BASIC READINGS IN U.S. DEMOCRACY
PART IX: COLD WAR ISSUES
The joy that accompanied the defeat of Germany and Japan in 1945 quickly turned to consternation as America's wartime ally, the Soviet Union, suddenly became its enemy in what would be a forty-year-long Cold War.
The Cold War put great strains on American society and government. It required the nation to reassess certain priorities and assumptions, a process not always easy to accomplish. Americans are used to thinking of foreign policy matters in black-or-white terms: a nation is our friend or enemy, a policy is good or bad, a war can be won or lost. Harry Truman devised what would be the heart of American foreign policy for the Cold War, a policy known as containment. Its goal was to ensure that the Soviet Union did not expand further than eastern Europe, and when the communist forces pushed, the United States would push back, but only with measured force.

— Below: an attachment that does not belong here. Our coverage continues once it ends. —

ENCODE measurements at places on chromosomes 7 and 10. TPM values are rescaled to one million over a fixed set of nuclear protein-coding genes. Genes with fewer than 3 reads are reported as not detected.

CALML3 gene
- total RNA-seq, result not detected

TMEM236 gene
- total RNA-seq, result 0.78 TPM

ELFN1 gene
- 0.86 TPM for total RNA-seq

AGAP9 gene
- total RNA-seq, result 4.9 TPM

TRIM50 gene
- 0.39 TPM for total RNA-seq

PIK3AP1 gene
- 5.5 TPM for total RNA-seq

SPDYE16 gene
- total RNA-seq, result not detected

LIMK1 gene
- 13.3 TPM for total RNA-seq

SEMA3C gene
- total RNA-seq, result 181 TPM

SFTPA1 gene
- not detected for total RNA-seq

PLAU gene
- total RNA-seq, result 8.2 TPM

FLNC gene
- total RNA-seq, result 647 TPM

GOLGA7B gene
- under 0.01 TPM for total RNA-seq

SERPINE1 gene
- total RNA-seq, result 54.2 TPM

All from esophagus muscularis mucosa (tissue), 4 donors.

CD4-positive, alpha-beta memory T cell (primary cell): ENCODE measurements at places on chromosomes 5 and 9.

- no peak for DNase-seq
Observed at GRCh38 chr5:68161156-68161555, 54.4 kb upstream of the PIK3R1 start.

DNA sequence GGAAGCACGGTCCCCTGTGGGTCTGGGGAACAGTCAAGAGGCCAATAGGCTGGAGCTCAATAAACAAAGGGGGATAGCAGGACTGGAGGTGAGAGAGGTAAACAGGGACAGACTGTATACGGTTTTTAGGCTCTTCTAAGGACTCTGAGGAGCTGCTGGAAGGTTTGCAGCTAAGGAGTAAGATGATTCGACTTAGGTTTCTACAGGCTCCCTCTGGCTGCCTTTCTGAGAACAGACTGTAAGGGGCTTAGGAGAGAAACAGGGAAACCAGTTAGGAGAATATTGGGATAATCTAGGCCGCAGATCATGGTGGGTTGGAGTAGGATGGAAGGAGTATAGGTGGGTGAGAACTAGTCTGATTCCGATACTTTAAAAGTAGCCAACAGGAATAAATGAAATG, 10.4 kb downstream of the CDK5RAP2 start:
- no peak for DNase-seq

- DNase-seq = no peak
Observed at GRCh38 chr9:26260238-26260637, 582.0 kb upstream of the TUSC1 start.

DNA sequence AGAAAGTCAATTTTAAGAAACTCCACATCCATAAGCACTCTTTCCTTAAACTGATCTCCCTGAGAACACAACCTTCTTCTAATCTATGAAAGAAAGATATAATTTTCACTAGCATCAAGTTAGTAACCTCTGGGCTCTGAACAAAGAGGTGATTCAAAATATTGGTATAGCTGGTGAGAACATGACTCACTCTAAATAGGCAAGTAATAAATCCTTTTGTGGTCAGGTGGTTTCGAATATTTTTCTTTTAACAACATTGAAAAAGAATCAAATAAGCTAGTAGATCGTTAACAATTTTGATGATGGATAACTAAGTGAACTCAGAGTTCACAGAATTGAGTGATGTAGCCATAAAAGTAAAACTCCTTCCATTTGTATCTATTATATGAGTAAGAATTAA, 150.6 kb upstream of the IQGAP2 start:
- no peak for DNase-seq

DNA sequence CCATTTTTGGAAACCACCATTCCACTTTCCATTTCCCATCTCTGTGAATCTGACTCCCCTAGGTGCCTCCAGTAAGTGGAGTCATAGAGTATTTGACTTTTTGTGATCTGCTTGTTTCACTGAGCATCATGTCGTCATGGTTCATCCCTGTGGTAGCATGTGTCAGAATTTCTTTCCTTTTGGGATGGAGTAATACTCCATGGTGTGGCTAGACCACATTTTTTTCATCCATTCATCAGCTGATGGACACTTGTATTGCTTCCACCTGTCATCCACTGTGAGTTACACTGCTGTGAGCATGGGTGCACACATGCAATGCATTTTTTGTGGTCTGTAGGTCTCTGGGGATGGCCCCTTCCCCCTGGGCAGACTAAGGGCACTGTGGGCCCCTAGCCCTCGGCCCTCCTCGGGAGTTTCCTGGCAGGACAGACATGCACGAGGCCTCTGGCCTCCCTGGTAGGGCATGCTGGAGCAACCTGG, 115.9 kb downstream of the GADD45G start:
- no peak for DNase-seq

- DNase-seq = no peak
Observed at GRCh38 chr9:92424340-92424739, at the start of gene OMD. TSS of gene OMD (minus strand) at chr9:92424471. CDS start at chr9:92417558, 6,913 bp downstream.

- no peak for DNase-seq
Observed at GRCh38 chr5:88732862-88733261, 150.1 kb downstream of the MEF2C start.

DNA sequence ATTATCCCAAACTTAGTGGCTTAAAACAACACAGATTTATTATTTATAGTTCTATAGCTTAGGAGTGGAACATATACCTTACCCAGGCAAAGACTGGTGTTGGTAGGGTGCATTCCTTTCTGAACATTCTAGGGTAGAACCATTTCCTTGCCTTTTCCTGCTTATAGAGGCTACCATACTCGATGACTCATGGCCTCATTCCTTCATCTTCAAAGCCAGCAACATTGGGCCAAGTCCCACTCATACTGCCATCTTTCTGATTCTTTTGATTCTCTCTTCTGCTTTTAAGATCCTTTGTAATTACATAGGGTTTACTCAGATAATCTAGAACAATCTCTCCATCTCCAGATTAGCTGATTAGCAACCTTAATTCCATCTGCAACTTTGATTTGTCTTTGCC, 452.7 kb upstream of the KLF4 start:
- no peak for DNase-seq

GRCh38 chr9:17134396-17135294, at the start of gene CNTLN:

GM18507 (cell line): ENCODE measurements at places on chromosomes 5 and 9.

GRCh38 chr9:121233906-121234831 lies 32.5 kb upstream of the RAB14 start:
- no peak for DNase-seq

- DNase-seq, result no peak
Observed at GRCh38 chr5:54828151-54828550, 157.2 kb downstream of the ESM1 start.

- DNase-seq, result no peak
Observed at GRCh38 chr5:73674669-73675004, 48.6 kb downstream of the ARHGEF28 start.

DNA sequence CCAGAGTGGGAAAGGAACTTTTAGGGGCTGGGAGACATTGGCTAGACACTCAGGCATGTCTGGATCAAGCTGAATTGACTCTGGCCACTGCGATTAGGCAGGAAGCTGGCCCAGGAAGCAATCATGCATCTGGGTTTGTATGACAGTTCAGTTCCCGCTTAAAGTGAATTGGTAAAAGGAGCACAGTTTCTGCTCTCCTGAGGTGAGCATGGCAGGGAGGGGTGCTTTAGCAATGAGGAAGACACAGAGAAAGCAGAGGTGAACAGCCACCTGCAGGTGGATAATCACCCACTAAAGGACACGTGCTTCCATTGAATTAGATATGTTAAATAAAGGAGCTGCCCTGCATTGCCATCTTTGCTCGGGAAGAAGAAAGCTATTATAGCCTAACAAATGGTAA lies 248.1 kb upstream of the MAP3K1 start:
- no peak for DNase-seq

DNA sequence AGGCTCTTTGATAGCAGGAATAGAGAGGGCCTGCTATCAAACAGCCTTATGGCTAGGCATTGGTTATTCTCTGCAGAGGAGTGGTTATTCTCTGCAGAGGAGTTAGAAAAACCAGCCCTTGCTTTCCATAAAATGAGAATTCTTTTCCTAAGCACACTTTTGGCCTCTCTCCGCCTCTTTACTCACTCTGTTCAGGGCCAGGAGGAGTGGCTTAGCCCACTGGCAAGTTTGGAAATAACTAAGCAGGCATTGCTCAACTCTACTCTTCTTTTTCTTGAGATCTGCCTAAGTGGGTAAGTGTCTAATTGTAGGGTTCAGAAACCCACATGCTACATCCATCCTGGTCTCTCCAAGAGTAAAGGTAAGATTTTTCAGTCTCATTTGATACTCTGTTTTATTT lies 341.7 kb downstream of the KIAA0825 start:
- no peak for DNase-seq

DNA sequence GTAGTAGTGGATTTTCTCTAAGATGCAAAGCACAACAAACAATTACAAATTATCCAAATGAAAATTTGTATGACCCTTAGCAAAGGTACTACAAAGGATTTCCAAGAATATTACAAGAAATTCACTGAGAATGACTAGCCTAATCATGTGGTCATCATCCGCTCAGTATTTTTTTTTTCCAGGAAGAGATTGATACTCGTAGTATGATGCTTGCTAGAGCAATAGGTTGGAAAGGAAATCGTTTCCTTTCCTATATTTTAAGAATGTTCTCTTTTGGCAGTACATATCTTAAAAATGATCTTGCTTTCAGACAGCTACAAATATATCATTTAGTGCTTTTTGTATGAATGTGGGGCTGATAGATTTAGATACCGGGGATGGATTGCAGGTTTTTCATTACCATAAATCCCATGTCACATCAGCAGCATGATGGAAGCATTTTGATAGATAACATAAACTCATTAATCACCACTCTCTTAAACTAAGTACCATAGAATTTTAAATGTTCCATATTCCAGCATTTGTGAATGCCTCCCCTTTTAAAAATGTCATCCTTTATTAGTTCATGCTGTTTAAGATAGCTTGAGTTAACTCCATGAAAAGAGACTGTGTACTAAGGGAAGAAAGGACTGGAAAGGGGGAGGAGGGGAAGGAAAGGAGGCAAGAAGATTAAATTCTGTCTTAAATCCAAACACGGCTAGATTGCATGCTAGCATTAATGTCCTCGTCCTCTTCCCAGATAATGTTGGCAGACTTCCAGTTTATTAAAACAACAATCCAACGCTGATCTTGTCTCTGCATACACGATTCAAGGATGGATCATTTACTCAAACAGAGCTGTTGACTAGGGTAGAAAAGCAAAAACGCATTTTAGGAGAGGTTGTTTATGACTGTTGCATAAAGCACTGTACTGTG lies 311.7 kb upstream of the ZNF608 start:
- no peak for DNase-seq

The war allowed Americans to be generous, as they showed in the Marshall Plan, but the Cold War also led to some serious strains upon the body politic. In the midst of a war, an unpopular president had to fire a popular general in order to reassert civilian control over the military. The Supreme Court had to declare a presidential action taken under the war powers as unconstitutional, something not done since the Civil War. And the ugly side of democracy, the face of the mob, made a brief but fearsome appearance in the form of McCarthyism. But the nation survived the Cold War, and in doing so actually strengthened a number of democratic principles.
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